Needless to say, I have since evolved -- thankfully.
Salad is a way of life for me now for a host of reasons. I can make an absolutely mouthwatering one in a jiffy with juicy summer fresh strawberries and mandarin oranges, crunchy honey crisp apples, pine nuts and walnuts, healthy sprouts and pomegranate and sunflower seeds, tart dried cranberries, succulent grilled meats (pre-marinated overnight in all the taste-enhancing spices and yoghurt), and of course lettuce, baby spinach and arugula thrown in for good measure -- drenched in olive oil, lemon juice, salt, pepper and a dash of sugar (the subtle naughty Bengali culinary detail and the secret ingredient of course) -- garnished with feta cheese, and voila, this is something to die for! It isn't just something to dredge the insides of all the "unwanteds", but a gastronomic delight! A riot of flavor and texture teasing the tongue before the actual digging into the spread to follow; setting the mood and the tone for the final feel-good feeling.
I love salad now. Am devoted to it.
Besides, it's eminently useful. Given a frenetic pace of life, which my sister from a more laid-back Bahrain describes as insane, the salad serves crisis resolution in answer to "Oh for God's sake why isn't there anything for dinner tonight" scenario after a long hard day at work. Sumptuous, nutritious, guilt-free, it is the very epitome of comfort food for my starving self. Love it absolutely. And it is not demanding at all unlike cumbersome, time-consuming Indian cooking. All it requires is a good pair of hands to gather all the ingredients together and toss it all heartily with gusto and verve.
I must also hastily add here that it also works wonders for an ever-expanding middle-aged waistline trying not to burst at the seams despite the best efforts and intentions at the yoga club, the gym, and the three-mile walk. The salad is a savior keeping all those sneaky stubborn oodles of fat from spilling over and tucking them in neatly instead. Not to mention, all the behind the scenes activity it silently does working on a glowing complexion, strong nails, and a crop of lustrous hair without your worrying about all those easy to forget dietary supplements, in the process of cutting all the lethal carbs.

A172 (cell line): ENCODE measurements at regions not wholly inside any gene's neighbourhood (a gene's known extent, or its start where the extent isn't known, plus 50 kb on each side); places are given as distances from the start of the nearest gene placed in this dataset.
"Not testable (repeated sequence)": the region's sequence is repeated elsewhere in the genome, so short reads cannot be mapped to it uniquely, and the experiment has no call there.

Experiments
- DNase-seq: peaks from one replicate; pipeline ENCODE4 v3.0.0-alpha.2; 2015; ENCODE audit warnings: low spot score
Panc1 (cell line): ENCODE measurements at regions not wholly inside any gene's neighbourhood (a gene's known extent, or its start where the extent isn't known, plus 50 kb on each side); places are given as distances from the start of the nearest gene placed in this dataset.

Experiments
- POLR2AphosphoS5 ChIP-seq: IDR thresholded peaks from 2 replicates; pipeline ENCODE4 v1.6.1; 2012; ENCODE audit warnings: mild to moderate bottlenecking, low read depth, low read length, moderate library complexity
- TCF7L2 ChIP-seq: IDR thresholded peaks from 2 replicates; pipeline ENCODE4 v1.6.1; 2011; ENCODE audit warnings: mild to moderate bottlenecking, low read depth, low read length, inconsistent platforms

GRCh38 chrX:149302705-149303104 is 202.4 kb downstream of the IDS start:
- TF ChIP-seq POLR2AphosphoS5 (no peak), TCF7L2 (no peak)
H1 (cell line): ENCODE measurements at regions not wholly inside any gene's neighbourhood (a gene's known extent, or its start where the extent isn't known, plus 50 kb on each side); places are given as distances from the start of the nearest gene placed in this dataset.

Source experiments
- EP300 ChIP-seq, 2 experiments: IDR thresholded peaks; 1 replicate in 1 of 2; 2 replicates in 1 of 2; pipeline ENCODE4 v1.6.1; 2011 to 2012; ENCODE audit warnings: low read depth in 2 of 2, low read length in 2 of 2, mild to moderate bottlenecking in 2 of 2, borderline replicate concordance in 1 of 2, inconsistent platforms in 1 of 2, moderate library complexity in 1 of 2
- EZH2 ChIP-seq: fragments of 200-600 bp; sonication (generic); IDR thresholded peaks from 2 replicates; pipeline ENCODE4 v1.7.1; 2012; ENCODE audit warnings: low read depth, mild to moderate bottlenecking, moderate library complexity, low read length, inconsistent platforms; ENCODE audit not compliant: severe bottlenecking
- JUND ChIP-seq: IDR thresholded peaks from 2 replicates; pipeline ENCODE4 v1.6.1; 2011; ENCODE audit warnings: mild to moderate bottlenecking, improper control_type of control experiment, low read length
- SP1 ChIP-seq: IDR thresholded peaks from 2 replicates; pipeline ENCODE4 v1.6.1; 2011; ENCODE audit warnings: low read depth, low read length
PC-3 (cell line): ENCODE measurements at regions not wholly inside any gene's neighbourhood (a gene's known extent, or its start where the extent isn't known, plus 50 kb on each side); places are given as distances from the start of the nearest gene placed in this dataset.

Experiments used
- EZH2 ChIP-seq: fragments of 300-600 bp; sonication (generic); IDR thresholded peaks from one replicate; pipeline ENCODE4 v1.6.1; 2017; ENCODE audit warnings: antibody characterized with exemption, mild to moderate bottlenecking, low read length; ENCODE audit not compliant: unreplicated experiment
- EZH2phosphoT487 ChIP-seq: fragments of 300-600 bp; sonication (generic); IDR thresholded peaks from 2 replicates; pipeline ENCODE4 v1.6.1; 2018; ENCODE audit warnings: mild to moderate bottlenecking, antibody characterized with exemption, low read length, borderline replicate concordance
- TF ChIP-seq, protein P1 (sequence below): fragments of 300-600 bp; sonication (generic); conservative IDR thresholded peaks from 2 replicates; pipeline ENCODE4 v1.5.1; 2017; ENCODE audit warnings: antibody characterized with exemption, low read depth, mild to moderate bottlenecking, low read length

Whether it is a corn salad, a chopped salad, a Russian or Greek salad, the Italian or the Middle Eastern, Tabbouleh or the Fattoush, or the power salad especially for lunchtime kick and energy, I love them all and thank my American Rotary hosts from Pennsylvania for introducing me for the first time to something that has ended up simplifying my life and adding color to my kitchen table and a fresh full-bodied taste to my palate in a big way. Hadn't it been for that first American experience, I would never have discovered a vital element of my everyday living today. Also, my past not-so-easy hospital experiences in and around New Jersey have taught me that this is a saving grace because most US hospital cafeterias are equipped with some of the best salad bars, and understandably so for obvious health reasons. Such variety and freedom on display is wonderfully liberating and cheering.
My salad days aren't over yet.
Kudos to a wonderful discovery that has grown on me. Life is crunchy green and full of fresh colors and thank God for that.
(Posted February 1, 2020)
Note: Readers interested in commenting on this article should email their remarks to email@example.com or firstname.lastname@example.org.
Comments received from Deepali M. on February 3, 2020: "Extremely well written ... Made my mouth water. Awaiting my turn to taste a salad whipped by you."
Comments received from Susmita B. on February 8, 2020: "It is very good to see the articles published on ImmigrantBengalis.com on a regular basis. I really enjoyed My Salad Days by Vishnupriya. I could relate to it very well. Thank you for the on-line magazine."
My Salad Days